The Madden games of the past few years have been a complete and utter failure. Due to the fact that Madden NFL 22 was such an incredibly aggravating game, I found myself frequently wanting to hurl the controller out of the window. There were a lot of problems, and it seemed like EA Sports didn’t care very much about them. It’s possible that Madden NFL 23, which is being developed as a memorial to John Madden after he passed away, will be just as bad. On the other hand, we couldn’t have asked for a better installment in the series than this one. Not perfect, of course, but certainly not as bad as some of the blunders that have been made in recent times.
Regarding the different game modes available in Madden 23, not much has changed. There is no deviation from what you anticipated at all. EA Sports is pulling out all the stops in an effort to get you into the Madden 23 coins, which is, of course, the primary selling point of the game. The most significant difference can be seen when playing on a field that is 100 yards long (including the end zones). Situations in which competitors can make interceptions without even looking at the ball no longer exist. The fact that players would just put their hands up, not even aware that the ball was coming their way, and then catch it was something that really bothered me the previous year. During all of the time I’ve spent playing, I haven’t come across a single instance like that. And only once have I seen a player try to catch the ball by putting their hands through the hands of another player, which was something that happened all the time the year before. When frustrations like these are eliminated, Madden 23 immediately becomes a more enjoyable game to play because of the added opportunities for fun. There are still some clumsy animations in the game, such as when the ball can bounce between three players who are unable to catch it and must pass the ball around like a hot potato. Receivers no longer have soap on their hands, and the majority of the time when they drop the ball it is because they are being pressured by opponents.
They have dropped the ball a few times without anyone even noticing, but this is something that actually takes place in the real world.
It would appear that this year, EA Sports has decided to focus more on the perhaps unexciting simulation part rather than the arcade style, which, after the previous few years, was a good choice. This decision comes after a number of years in which EA Sports has been developing its sports video games. The player animations have been significantly improved, and the defenders now have a more savvy feel. The passing from your quarterback is one of the most noticeable improvements that has been made on the field. You now receive feedback after each throw regarding whether or not it was well timed, as there is a meter that measures accuracy now. It is working out much better than it did before. And that is precisely where it is this year; even though it may not appear to be different, it definitely has a different vibe. The graphics are essentially the same with a few new additions here and there, but overall, they are still of high quality. For instance, the colors are of a higher quality. As was stated earlier, defenders are more intelligent, making it more difficult to find the ideal pass. If you hold on to the ball for even a second longer than necessary, your quarterback is going to get sacked.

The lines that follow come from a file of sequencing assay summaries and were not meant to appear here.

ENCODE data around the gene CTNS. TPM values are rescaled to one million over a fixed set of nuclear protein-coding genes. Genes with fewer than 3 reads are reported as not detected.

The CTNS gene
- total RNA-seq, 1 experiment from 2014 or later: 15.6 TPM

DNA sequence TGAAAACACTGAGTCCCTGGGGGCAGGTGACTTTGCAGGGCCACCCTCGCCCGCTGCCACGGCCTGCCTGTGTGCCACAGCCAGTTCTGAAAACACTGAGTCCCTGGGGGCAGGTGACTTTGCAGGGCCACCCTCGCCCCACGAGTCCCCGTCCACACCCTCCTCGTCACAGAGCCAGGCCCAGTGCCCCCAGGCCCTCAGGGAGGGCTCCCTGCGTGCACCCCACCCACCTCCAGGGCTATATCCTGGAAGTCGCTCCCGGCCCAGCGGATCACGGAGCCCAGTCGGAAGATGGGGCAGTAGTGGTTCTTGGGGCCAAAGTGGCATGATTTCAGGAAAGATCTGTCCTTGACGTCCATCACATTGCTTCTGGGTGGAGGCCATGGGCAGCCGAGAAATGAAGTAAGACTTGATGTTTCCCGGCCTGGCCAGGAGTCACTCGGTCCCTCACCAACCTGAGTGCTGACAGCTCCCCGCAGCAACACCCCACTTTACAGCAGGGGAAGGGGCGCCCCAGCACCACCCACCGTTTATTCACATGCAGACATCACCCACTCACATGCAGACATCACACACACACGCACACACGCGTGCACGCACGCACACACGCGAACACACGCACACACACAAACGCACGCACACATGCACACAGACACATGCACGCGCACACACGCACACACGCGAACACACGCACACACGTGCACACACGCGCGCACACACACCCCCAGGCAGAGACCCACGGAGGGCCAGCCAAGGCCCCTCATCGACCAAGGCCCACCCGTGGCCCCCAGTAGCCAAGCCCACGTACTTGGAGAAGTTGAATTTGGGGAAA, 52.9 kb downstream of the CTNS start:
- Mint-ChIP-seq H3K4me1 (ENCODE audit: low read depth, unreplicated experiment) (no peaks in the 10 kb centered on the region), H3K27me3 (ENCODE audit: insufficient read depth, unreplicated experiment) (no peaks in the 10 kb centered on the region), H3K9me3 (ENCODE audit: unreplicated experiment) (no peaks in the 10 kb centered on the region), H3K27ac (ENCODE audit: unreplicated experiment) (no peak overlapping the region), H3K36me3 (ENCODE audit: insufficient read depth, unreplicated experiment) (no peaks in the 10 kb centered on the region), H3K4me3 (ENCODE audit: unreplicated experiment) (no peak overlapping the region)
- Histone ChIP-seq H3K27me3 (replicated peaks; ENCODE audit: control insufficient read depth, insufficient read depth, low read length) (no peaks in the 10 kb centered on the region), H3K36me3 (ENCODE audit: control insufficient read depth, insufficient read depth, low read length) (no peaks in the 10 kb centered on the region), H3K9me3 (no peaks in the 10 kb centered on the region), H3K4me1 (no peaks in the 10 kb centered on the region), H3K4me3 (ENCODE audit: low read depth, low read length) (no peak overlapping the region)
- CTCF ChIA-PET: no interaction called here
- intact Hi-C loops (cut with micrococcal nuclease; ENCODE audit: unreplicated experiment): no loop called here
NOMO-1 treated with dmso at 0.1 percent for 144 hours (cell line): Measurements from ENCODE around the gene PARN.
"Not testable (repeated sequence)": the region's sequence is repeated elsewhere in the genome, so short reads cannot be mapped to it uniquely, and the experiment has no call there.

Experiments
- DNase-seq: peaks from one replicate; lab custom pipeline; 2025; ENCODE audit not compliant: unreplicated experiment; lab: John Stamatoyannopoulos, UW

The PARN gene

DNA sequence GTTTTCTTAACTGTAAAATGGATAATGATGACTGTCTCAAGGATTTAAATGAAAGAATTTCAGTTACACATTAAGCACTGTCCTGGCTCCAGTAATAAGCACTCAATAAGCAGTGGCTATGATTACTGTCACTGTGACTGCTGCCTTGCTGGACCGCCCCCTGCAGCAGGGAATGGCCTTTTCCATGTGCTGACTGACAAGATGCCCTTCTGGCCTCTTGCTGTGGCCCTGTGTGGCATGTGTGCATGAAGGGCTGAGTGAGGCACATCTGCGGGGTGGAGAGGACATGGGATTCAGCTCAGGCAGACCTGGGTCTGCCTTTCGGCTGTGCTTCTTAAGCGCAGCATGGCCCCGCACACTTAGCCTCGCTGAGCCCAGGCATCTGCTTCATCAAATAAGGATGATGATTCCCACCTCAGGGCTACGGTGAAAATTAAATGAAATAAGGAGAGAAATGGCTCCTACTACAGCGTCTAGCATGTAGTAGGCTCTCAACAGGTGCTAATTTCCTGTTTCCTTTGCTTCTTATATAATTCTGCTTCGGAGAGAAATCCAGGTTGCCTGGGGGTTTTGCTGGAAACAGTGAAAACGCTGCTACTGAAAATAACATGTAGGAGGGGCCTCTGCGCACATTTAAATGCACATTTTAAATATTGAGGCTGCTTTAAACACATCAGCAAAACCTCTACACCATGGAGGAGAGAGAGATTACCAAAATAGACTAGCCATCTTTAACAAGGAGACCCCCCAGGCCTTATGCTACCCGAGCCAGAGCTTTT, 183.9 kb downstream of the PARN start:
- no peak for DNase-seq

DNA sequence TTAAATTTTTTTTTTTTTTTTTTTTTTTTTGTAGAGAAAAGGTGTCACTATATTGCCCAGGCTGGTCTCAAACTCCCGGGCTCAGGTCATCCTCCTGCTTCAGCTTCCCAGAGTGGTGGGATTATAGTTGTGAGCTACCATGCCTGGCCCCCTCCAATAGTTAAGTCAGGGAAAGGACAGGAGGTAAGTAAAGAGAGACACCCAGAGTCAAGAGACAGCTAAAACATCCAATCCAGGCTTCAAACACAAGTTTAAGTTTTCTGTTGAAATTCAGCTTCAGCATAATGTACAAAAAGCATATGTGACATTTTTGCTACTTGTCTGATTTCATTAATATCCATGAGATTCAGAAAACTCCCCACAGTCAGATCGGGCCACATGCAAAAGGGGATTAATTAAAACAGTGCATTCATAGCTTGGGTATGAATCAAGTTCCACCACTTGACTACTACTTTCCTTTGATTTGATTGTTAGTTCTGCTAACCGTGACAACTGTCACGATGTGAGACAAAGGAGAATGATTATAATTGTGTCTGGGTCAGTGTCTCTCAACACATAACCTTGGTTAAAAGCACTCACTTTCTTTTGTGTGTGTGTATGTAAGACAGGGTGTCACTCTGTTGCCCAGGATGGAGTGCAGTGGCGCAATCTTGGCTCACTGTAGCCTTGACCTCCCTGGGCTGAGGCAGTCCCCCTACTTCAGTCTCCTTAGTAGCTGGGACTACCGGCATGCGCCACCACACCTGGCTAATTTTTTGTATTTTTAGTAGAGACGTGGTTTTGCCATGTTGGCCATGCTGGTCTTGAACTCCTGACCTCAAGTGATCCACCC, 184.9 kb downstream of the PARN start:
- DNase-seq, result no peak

When it comes to matches, the only thing I have a legitimate gripe about is that some of the animations in the presentation between downs are boringly repetitive, the crowd clips aren’t very good, and the commentators say the same thing over and over again.
When it comes to this type of gameplay, the Madden franchise lags far behind other popular video game franchises such as FIFA, NBA 2K, and MLB The Show. Despite the fact that they worked hard to include something for every type of player, the overall quality of the product has suffered as a result. There are online modes to compete against other Madden 23’s Cheapest Players, as well as challenges (which can unlock new players), and the game features the equivalent of FIFA’s Squad Battles, in which you can play against other teams while the computer controls them. Following each match, you will be given a point total that is based on the difficulty of the match, the results of the match, and how well you performed on the pitch. This will contribute to your final weekly ranking. The transition to a new season format is the most notable change that has occurred this year.
Rather than simply accumulating points and moving up through the levels from one to one hundred over the course of the year, there are essentially several mini-seasons. In addition to the standard levels 1–100, in which points are awarded for reaching certain milestones and other achievements, there is now also a competitive season, in which points are awarded for participating in online matches. Last but not least, there are also seasons that are unique to individual programs. New card packs are introduced alongside new program iterations on occasion. The first program is called Headliners, and it will be available for participation for a period of two months. It is likely that something novel will surface sometime in the interim or after this. At each new level in any of the three programs, you will receive a new reward. It may be in the form of currency, card packs, or individual players.